Interspersed throughout the crowd were nearly a dozen political candidates, including Republican U.S. Senate hopeful Rand Paul and GOP candidates for Louisville mayor and congress, seeking votes to join or lead the branches of government they spent more than two hours criticizing.
"I'm clinging to my guns, my religion and my ammunition," Paul said. Later, speaking to reporters, Paul said he was just using political rhetoric, not trying to incite anyone to violence.

Answer to the last spot-the-error challenge:

The photo cutline reade: Odong Obong, barely 3 days old, is tended to by his mother as he lays under a mosquito net in a hospital ward in Akobo, Southern Sudan, on Thursday.

Error: "lays" should be "lies"

Friday, April 9, 2010

Military wisdom

Spot the error from an AP cutline:

Odong Obong, barely 3 days old, is tended to by his mother as he lays under a mosquito net in a hospital ward in Akobo, Southern Sudan, on Thursday.

And here are select military quotes, with plenty of civilian applications, from reader Jack in a forwarded e-mail:

"If the enemy is in range, so are you." — Infantry Journal

"It is generally inadvisable to eject directly over the area you just bombed." — U.S. Air Force Manual

"Tracers work both ways." — U.S. Army Ordnance Manual

"Any ship can be a minesweeper. Once." — Maritime Ops Manual

"Never tell the platoon sergeant you have nothing to do." — unknown Marine recruit

"If you see a bomb technician running, try to keep up with him." — USAF Ammo Troop

"When one engine fails on a twin-engine airplane, you always have enough power left to get you to the scene of the crash." — Multi-Engine Training Manual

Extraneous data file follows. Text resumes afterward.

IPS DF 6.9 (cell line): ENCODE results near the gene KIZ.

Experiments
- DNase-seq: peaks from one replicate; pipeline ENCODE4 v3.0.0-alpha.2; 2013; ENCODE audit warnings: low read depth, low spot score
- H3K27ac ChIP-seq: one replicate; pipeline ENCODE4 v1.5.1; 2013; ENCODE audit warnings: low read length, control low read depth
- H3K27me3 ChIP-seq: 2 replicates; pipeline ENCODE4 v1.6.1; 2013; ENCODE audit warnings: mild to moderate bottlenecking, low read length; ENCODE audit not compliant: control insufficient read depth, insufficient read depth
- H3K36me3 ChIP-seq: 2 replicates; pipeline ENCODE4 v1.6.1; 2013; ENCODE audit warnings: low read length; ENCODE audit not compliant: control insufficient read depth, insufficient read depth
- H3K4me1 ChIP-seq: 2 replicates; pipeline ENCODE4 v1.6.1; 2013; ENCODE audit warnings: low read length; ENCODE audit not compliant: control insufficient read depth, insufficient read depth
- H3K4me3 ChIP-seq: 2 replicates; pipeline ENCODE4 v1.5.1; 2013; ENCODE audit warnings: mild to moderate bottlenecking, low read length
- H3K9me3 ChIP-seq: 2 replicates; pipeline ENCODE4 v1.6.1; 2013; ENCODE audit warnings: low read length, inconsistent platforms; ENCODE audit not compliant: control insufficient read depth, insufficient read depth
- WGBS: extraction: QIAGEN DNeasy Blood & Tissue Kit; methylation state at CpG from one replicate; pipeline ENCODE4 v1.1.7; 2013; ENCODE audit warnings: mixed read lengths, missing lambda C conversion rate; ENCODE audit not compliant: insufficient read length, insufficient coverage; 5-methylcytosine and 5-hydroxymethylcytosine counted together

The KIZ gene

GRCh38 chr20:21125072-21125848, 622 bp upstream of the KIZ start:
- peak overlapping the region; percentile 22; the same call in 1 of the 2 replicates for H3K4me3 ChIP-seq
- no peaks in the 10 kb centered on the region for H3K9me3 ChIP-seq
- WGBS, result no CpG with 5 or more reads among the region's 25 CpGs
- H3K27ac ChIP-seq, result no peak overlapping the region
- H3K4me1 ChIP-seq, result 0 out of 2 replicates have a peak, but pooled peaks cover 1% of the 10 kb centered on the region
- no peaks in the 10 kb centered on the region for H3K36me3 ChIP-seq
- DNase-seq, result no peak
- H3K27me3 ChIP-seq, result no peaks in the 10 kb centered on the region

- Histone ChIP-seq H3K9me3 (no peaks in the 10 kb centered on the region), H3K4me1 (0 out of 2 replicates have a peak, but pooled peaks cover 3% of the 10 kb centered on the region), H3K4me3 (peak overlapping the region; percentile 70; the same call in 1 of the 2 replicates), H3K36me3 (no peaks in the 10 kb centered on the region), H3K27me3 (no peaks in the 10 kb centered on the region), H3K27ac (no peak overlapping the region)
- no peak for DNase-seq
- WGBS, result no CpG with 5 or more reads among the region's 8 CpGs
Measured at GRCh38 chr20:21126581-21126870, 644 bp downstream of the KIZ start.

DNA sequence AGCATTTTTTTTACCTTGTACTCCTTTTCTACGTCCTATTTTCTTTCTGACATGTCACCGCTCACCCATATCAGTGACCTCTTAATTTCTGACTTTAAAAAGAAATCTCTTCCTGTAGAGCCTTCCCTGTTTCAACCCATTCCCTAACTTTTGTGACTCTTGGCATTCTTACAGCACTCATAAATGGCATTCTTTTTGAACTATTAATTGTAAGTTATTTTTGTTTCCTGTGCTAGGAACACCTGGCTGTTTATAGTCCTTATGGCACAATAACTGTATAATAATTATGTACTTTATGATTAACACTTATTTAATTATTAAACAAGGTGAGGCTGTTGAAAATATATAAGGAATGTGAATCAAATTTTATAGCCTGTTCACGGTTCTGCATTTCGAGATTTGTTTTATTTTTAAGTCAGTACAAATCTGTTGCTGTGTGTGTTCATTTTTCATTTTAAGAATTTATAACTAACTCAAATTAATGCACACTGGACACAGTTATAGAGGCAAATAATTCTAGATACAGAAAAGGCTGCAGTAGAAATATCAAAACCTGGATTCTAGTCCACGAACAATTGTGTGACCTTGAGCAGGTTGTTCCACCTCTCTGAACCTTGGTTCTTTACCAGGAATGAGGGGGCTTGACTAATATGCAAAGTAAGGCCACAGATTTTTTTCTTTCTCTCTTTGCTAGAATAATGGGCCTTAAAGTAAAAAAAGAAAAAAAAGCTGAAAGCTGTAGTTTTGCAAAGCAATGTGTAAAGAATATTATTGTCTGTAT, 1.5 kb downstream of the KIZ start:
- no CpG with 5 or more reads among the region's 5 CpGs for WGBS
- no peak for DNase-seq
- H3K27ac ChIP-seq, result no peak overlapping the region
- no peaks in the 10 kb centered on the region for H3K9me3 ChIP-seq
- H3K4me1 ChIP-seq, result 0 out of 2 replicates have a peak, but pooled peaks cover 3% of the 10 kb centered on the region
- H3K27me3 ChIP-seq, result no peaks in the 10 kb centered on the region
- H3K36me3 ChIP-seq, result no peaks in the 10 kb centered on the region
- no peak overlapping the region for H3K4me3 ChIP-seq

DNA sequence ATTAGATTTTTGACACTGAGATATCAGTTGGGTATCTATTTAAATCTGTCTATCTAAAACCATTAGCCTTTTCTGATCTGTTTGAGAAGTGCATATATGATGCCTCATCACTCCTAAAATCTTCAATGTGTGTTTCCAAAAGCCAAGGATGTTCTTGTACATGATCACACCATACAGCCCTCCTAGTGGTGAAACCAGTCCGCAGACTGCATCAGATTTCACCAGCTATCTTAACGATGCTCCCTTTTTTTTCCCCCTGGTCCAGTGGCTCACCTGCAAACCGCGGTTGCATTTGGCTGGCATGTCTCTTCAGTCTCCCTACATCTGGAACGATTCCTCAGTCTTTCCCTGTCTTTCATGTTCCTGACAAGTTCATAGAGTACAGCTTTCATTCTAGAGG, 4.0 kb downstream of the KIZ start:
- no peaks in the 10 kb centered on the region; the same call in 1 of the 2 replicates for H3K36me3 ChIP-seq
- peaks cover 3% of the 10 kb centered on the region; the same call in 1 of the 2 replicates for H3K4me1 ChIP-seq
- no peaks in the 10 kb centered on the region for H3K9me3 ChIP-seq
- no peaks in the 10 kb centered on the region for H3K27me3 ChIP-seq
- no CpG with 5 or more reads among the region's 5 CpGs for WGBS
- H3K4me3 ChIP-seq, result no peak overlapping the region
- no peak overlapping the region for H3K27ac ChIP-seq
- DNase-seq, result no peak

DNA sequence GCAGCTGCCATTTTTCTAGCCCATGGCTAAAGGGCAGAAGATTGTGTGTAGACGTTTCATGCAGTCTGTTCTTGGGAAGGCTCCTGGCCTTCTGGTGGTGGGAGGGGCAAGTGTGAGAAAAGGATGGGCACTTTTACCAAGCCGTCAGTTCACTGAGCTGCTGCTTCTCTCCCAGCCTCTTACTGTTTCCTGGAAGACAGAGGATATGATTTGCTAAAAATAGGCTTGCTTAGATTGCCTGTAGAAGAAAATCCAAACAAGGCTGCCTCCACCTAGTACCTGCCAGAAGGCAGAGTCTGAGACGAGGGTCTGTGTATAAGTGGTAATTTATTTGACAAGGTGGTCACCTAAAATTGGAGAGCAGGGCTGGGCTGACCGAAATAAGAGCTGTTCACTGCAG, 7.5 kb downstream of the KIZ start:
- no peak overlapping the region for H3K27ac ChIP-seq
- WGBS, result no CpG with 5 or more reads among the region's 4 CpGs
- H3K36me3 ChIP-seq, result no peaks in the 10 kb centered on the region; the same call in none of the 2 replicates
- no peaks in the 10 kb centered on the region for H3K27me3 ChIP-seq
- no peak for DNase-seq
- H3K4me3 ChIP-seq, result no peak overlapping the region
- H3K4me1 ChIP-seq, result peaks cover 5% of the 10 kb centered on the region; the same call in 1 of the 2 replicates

"What is the similarity between air traffic controllers and pilots? If a pilot screws up, the pilot dies; but If ATC screws up ... the pilot dies." — Sign over control tower door

Friday, April 2, 2010

Errors revealed

In case my reader ever comes back and can't figure out the answer to the most recent spot-the-error quiz, here it is.

1. After two tumultuous seasons under Billy Gillespie, Wall and Calipari led Kentucky to its 44th regular-season SEC championship, 26th conference tournament title and a No. 1 seed in the NCAA tournament.
Error: Placing "Wall and Calipari" after the prepositional phrase "After ... Gillespie." John Wall didn't play under Billy Gillespie, and John Calipari didn't coach under Gillespie. They both came after Gillespie left. The phrase refers to Kentucky, so Kentucky must follow the comma.
The sentence should have read: After two tumultuous seasons under Billy Gillespie, Kentucky won its ... tournament under Calipari and behind Wall (or: ... behind Wall's leadership).

2. Asked if the issue was dead this legislative session, Thayer said, "That remains to be seen."
If the issue's status is uncertain, it cannot be dead. The answer must be no.
By the way, add "remains to be seen" to your list of evil phrases that must never be used. It is meaningless, as it applies to everything in the future.

Other evil phrases to avoid:
"The day started out like any other."
"with interest" as in "I read, with interest, the story ..."
"We'll have to see what happens."
"at this time"

What evil phrases are on your list?